The title of Shin Yu Pai’s most recent book belies the deftness and flexibility of the poems within. While the poems might resemble gemstones (such as diamonds) in luster, they do not share the same impenetrable hardness. Rather, they split wide open again and again, addressing “what’s nearest to/ the human heart” (104). In fact, the word “heart”—with its many contexts and connotations—appears repeatedly throughout the book, as the poet considers and reconsiders the facets of what exists within our minds, bodies, landscapes, and relationships.

The speaker in the opening poem asserts that “the human heart is/ a wholly different animal,” (11) and many of the poems that follow examine what this means. In considering heart-related matters, there are love and marriage, of course: the lover’s heart and “the stone of my engagement” (53). More literally, there are the sweet centers of a well-loved vegetable:

petals piercing

touch the rewards

of digging below choke

to find the disc-like glass

of a clean heart. (59)

There are also the exposed entrails of the cadavers on display with “Body Worlds” (74), a traveling exhibition of preserved human bodies, which was controversial not only because it was a public display of human remains, but because of how the cadavers were acquired: “stolen from mental hospitals/ the undocumented bodies// of…executed” prisoners in China.

And there is a monk’s “bloodless protest/ to awaken the heart/ of the oppressor” (18), Thich Quang Duc’s self-immolation to bring attention to the government’s persecution of Buddhists:

his flesh charring

his corpse collapsing

his heart refusing to burn…

Shin Yu Pai then bridges the span of years between this self-immolation and a more recent tragedy that occurred on the University of Washington campus. In 2008, a 61-year old janitor poured gasoline over himself and set himself on fire because he had recently lost his job:

unnamed in the UW Daily,

I find his identity in The Stranger

learn he was assigned

to the Ethnic Studies building

to empty trash baskets

scrub toilets, mop floors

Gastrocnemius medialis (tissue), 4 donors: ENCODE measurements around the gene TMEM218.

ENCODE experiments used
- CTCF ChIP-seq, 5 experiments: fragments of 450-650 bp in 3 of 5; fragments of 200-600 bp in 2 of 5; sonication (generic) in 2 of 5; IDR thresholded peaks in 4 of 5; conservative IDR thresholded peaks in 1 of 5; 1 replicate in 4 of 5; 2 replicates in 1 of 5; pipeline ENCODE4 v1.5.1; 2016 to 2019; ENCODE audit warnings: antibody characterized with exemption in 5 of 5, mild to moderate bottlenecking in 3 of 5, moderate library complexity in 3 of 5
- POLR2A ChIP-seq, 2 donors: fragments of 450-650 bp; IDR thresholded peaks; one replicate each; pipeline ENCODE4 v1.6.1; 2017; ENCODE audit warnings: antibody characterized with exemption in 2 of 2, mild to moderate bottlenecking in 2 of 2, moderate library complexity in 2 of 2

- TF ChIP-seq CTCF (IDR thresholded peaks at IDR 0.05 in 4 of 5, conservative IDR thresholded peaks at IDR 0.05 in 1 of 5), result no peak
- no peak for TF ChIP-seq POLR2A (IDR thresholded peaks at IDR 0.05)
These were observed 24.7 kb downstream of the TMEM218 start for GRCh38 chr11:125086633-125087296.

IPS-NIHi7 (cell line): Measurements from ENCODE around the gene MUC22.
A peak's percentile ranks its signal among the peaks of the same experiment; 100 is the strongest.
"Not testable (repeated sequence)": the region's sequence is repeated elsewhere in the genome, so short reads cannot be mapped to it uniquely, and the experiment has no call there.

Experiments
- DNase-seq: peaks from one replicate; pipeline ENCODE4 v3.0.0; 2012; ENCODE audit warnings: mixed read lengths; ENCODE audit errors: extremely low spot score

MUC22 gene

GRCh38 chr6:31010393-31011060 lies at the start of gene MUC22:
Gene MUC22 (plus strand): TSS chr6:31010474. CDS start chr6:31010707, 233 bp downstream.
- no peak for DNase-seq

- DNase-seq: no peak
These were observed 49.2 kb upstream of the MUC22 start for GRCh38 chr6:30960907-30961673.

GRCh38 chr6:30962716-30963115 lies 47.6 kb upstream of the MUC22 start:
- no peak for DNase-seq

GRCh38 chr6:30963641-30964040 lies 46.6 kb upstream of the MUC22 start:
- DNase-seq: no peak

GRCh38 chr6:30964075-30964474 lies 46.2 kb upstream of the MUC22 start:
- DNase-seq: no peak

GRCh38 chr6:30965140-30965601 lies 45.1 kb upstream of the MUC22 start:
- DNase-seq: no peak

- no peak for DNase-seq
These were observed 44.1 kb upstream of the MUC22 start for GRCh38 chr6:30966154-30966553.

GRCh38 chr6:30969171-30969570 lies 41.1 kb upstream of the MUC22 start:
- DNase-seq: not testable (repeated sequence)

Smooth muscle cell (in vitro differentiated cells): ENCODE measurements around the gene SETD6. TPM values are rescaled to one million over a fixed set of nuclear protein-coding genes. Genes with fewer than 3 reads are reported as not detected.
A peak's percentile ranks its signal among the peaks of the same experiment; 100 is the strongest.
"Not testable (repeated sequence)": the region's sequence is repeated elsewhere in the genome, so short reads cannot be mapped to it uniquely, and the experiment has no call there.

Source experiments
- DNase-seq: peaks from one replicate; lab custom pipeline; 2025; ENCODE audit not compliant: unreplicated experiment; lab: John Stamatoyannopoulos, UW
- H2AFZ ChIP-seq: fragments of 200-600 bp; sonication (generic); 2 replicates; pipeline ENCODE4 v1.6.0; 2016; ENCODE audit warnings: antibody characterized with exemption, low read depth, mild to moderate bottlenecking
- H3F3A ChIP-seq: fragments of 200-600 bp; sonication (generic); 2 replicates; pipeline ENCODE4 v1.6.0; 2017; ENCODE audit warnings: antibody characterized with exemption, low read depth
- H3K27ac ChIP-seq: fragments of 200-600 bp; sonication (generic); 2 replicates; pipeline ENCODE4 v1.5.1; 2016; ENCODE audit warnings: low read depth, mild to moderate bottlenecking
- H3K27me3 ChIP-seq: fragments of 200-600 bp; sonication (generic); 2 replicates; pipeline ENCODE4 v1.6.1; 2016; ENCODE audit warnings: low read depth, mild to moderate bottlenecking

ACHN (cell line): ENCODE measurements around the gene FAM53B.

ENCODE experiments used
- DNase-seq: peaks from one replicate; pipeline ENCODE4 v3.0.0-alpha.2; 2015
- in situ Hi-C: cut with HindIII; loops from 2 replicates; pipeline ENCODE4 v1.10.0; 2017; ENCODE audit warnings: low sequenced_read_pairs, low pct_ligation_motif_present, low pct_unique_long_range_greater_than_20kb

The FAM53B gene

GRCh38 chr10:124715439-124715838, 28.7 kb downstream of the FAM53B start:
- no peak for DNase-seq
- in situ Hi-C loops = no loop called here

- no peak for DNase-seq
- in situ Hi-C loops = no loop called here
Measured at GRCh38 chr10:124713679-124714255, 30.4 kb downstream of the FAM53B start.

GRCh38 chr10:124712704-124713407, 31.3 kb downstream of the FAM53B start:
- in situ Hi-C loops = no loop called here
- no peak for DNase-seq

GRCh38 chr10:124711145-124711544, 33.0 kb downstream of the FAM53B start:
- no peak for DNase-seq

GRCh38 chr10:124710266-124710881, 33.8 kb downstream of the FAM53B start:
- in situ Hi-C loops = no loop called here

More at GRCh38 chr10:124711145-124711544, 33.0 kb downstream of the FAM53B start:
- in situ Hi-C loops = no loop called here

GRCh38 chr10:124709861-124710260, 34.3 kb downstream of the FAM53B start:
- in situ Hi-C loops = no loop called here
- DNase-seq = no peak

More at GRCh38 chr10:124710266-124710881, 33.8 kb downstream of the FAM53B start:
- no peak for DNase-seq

when no one is looking… (71)

The anonymity and invisibility of this working-class man—and the indifference of the student body who did not name him in their campus paper—is heartbreaking, and the building where he performed his job is particularly ironic. As an employee of the University of Washington who remembers the day this terrible event happened, I’m especially moved (and even a little shamed) by these lines. I’m impressed by the poignant, modern relevance that Shin Yu Pai brings to her work. It’s rare that I’ve read about such very current events in volumes of published poetry.

The poems of Adamantine range widely, pulling vocabulary and imagery from world history and religions, geography, natural history, art and science, all the while maintaining an intimate and personal feel. The poet tends to put a unique, individual face on abstract concepts such as communication, connection, spirituality, sacrifice, and beauty. Her lines are well-paced; they unfold in layers of syntax and pauses that force the reader to consider each one as if it were complete unto itself, each line a jewel in an individual setting.

Shin Yu Pai reads her poetry on Monday, March 21 at 7 p.m. at Elliott Bay Book Company at 1521 Tenth Ave., on Seattle’s Capitol Hill. Call (206) 624-6600 or go to for details.


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